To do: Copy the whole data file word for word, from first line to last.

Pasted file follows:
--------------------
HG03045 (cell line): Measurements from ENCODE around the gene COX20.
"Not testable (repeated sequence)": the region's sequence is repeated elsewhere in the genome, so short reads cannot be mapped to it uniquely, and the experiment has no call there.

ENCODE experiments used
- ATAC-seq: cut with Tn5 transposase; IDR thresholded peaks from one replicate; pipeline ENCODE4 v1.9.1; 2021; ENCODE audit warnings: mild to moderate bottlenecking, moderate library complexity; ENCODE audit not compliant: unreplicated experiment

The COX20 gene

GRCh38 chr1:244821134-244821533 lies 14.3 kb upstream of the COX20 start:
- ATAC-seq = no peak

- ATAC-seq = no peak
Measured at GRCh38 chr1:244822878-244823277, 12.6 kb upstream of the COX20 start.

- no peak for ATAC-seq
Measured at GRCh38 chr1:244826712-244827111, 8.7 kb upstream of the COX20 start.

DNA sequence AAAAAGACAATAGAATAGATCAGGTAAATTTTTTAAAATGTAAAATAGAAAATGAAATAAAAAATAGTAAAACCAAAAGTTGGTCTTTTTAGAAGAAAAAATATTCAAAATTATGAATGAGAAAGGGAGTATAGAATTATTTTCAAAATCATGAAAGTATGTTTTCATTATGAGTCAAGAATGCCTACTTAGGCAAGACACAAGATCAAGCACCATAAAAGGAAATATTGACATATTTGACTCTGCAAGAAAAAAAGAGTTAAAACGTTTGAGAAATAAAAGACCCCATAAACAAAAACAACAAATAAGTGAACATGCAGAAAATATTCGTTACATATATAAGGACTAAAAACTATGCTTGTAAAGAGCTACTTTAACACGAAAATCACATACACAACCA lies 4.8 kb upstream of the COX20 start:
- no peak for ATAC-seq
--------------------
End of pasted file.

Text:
HG03045 (cell line): Measurements from ENCODE around the gene COX20.
"Not testable (repeated sequence)": the region's sequence is repeated elsewhere in the genome, so short reads cannot be mapped to it uniquely, and the experiment has no call there.

ENCODE experiments used
- ATAC-seq: cut with Tn5 transposase; IDR thresholded peaks from one replicate; pipeline ENCODE4 v1.9.1; 2021; ENCODE audit warnings: mild to moderate bottlenecking, moderate library complexity; ENCODE audit not compliant: unreplicated experiment

The COX20 gene

GRCh38 chr1:244821134-244821533 lies 14.3 kb upstream of the COX20 start:
- ATAC-seq = no peak

- ATAC-seq = no peak
Measured at GRCh38 chr1:244822878-244823277, 12.6 kb upstream of the COX20 start.

- no peak for ATAC-seq
Measured at GRCh38 chr1:244826712-244827111, 8.7 kb upstream of the COX20 start.

DNA sequence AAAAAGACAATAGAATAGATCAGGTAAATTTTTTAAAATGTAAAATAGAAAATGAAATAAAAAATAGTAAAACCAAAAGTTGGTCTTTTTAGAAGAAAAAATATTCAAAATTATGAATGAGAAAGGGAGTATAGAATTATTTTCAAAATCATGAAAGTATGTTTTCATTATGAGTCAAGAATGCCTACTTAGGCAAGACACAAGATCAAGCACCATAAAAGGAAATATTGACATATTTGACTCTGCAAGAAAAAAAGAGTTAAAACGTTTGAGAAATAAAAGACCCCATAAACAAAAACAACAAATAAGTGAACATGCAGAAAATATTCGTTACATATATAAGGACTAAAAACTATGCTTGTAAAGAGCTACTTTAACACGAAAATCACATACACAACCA lies 4.8 kb upstream of the COX20 start:
- no peak for ATAC-seq